One of the big debating points in financial markets during the summer months has related to the timing of a rise in US interest rates from their current extremely low levels. Many expected the first modest step to be made in September but this turned out not to be the case: reasons given essentially revolve around the potential for uncertainty in China and emerging markets to have a negative impact on the US economy.

That this issue was sufficient to cause the US Federal Reserve not to take any action in September in respect of an interest rate increase has been taken as a signal that emerging market concerns are perhaps more pressing than had previously been thought to be the case. This has caused markets to enter into a further unsettled period.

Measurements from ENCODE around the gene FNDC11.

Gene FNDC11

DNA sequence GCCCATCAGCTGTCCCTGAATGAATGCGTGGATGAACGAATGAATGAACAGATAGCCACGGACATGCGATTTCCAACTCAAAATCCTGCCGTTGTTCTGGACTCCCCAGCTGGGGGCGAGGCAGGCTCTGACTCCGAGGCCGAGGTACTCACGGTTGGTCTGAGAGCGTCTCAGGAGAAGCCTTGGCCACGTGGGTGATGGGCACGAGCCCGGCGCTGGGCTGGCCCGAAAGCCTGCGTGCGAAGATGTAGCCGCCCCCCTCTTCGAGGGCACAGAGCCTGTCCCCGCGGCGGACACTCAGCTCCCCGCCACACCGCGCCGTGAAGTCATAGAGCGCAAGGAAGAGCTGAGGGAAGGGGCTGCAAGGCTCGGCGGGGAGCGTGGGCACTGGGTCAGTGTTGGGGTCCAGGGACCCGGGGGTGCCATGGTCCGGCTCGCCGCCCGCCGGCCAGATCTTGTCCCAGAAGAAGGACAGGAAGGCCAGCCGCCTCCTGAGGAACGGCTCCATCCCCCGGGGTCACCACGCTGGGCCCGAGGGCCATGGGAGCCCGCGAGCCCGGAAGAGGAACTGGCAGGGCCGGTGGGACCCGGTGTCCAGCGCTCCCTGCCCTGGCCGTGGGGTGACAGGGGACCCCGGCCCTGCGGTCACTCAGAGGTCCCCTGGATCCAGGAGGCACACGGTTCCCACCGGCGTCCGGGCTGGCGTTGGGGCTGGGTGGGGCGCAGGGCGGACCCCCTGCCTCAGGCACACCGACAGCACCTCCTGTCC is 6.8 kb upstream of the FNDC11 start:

Notwithstanding this, in the US and in the UK, economic growth continues – albeit at a variable pace. From the UK perspective, the relative strength of Sterling continues to hold down inflationary pressures while at the same time hampering export growth, but there are some signs that within the Eurozone (the UK’s most important export market) the overall picture is beginning to stabilise and show some sign of improvement.

Against this mixed background, we still consider it reasonable to suggest that US interest rates will begin to rise, although not as early as initially suggested. In the UK, that process looks set to follow but may be delayed by perhaps six months or more.

Our reading of all of this is that developed market fixed interest investments look to hold relatively steady for the moment and while equity markets are currently subdued, it is our view that sound value is still to be found here.